Indian Prime Minister Narendra Modi made his first state visit to Egypt on Saturday, landing in Cairo after departing the United States for two days of meetings with Egyptian business leaders and officials, including President Abdel Fattah el-Sisi.
Sisi presented Modi with Egypt’s highest honor, the Order of the Nile, at a ceremony on Sunday. Modi reciprocated by inviting Sisi to attend the Group of 20 (G20) meeting India will host in September.
Modi and Sisi discussed India’s blossoming trade relationship with Egypt, which has grown from $7 billion to $12 billion over the past five years, and signed agreements for agriculture and archaeology. They also signed a joint declaration of “strategic partnership” with a commitment to deepen diplomatic and cultural ties.
India is a top buyer of Egyptian crude oil, liquified natural gas, salt, cotton, oilseeds, and chemicals, while Egypt buys Indian cotton, coffee, tobacco, herbs, and machinery. Indian companies have invested about $3.15 billion into Egyptian businesses.
Modi’s office said the two leaders “discussed further cooperation in G20, highlighting the issues of food and energy insecurity, climate change and the need for Global South to have a concerted voice,” as well as their mutual defense and security interests.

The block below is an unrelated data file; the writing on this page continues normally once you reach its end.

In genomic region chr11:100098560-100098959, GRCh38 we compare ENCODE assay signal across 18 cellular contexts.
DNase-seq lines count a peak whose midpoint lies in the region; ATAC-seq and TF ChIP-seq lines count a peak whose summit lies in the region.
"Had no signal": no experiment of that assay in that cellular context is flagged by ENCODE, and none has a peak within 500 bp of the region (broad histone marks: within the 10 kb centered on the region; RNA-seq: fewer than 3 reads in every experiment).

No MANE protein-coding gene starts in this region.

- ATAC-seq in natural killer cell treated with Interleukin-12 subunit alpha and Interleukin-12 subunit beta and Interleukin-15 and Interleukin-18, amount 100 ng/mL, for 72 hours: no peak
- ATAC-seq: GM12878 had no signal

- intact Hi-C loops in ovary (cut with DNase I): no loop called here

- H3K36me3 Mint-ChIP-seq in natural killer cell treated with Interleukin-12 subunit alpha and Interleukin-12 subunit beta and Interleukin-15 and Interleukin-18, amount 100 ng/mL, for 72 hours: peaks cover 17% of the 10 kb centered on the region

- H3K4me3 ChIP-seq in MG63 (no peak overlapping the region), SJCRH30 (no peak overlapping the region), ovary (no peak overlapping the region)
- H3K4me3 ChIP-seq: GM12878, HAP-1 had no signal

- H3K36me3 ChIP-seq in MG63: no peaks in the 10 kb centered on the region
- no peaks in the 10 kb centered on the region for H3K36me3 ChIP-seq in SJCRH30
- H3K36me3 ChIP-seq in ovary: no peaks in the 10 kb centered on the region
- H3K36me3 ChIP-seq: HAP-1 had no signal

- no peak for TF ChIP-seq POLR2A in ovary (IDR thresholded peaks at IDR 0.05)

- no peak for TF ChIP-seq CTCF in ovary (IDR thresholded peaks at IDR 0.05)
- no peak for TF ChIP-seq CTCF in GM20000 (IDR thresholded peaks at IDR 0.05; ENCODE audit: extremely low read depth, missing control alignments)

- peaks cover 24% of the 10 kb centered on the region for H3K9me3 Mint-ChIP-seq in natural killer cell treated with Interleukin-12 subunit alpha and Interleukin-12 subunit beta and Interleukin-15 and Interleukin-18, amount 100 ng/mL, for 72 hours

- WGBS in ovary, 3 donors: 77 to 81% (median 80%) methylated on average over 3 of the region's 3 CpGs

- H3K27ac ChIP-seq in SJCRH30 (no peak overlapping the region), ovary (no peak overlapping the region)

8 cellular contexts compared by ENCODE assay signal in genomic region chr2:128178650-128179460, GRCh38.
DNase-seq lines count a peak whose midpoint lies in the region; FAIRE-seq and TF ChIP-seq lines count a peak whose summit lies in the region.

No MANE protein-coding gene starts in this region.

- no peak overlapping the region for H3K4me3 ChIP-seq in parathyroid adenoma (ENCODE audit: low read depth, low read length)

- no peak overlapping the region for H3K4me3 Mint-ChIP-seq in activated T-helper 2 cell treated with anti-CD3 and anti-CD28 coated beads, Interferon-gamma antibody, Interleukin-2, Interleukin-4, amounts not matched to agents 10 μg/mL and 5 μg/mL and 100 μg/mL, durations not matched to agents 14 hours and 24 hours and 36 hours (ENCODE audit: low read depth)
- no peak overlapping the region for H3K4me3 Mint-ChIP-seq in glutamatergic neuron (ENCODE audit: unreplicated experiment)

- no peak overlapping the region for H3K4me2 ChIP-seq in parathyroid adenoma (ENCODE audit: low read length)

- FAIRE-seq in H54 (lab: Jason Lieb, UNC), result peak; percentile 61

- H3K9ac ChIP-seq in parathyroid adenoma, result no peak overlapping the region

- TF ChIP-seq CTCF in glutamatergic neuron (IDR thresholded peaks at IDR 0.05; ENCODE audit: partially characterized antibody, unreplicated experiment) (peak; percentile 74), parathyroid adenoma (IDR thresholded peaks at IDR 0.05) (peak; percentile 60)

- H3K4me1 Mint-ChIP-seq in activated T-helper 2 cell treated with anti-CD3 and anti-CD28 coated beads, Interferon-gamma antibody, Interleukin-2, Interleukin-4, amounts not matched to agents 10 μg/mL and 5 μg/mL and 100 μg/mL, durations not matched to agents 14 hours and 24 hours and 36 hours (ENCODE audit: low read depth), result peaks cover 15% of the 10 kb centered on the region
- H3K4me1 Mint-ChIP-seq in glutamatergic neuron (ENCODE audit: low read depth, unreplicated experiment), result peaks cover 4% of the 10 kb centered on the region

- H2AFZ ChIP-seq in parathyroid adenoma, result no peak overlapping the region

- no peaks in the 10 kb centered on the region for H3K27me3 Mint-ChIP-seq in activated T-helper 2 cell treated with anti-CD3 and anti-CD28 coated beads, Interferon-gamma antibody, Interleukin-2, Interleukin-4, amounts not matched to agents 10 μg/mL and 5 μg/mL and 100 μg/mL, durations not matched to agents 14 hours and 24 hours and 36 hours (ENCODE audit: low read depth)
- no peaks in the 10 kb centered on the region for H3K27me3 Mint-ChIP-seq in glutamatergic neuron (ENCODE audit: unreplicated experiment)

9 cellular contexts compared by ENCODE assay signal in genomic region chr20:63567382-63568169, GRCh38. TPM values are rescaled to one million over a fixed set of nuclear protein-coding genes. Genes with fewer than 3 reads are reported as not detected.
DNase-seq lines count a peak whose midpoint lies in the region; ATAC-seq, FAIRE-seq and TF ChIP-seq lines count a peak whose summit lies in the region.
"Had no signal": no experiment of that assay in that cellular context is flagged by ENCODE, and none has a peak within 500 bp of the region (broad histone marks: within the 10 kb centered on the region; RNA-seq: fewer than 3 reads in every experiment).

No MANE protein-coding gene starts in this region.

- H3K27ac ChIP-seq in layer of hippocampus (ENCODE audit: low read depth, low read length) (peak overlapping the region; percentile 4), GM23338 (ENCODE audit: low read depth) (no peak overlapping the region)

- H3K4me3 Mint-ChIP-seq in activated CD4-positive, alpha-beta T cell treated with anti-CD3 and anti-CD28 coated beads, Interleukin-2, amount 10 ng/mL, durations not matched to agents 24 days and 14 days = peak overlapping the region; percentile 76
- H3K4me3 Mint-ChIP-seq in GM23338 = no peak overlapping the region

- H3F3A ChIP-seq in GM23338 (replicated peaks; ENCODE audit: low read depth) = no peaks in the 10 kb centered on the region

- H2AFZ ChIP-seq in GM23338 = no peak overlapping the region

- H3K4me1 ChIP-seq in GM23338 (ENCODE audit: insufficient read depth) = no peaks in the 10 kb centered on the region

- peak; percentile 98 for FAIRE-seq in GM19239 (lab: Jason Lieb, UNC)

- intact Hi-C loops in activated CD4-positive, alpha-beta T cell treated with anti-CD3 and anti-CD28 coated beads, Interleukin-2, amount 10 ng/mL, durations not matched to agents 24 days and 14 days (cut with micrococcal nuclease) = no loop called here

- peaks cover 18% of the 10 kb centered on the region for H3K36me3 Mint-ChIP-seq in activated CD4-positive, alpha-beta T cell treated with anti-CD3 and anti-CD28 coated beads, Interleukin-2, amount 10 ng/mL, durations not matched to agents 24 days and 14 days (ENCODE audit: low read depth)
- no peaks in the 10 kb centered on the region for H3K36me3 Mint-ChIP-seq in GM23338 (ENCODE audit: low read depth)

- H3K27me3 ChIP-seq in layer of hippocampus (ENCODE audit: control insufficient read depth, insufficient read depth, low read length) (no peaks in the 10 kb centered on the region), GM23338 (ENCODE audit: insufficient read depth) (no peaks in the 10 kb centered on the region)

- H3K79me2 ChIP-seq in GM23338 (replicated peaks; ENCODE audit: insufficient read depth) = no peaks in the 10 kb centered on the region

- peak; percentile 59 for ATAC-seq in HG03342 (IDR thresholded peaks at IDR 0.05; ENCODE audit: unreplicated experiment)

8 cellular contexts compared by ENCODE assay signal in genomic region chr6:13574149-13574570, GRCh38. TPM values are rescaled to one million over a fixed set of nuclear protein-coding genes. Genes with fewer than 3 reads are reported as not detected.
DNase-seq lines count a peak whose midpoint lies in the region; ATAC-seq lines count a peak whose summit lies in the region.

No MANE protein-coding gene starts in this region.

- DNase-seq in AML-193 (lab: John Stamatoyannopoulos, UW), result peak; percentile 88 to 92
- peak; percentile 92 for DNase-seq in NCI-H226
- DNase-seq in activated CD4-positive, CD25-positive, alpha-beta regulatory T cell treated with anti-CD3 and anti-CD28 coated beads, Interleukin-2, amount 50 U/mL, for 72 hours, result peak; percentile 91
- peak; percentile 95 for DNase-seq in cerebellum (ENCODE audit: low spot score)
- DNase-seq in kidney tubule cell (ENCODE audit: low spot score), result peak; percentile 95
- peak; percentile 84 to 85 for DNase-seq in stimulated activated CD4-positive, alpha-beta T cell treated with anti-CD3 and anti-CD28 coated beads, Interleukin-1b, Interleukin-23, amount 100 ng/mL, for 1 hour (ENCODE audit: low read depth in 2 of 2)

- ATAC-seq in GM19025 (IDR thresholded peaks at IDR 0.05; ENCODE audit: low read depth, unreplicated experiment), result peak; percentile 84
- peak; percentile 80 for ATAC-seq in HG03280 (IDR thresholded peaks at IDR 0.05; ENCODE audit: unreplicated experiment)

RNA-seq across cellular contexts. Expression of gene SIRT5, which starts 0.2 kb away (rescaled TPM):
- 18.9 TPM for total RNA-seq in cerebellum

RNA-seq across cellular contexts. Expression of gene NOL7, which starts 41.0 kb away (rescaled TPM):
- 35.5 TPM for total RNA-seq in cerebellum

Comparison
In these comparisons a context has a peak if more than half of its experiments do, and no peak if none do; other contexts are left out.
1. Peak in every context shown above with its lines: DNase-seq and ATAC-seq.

Unmentioned by either Modi or Sisi was a proposal made by Cairo in early June to open a multibillion-dollar credit line with India and pay for its purchases with Indian rupees, an important concession because Egypt’s foreign currency reserves are running low.
India was also reportedly willing to take much-needed fertilizer and gas from Egypt to settle trade debts. Egypt, in turn, is eager to buy more Indian wheat, but India has been reluctant to increase its exports because domestic prices are too high.
Many observers expected Modi and Sisi would announce the establishment of the credit line and rupee payment plan during Modi’s trip to Cairo, but apparently, the agreement is still on the drawing board. Neither leader commented on Egypt’s bid to join BRICS, the economic block of which India was a founding member.
“My visit to Egypt was a historic one. It will add renewed vigor to India-Egypt relations and will benefit the people of our nations,” Modi said as he departed.
After meeting with Sisi, Modi visited the Al-Hakim mosque in Cairo, which was renovated with assistance from the Dawoodi Bohra, a group of Shiite Muslims who mostly live in India.
“The PM has a very close attachment to the Bohra community, who have also been in Gujarat for many years, and it will be an occasion for him to again visit a very important religious site for the Bohra community,” India’s ambassador to Egypt, Ajit Gupte, said.
Modi also stopped at the Heliopolis Commonwealth War Grave Cemetery, where about 4,300 Indian soldiers who died fighting in World War 1 are buried, and completed his tour of Cairo by viewing the Great Pyramid of Giza.
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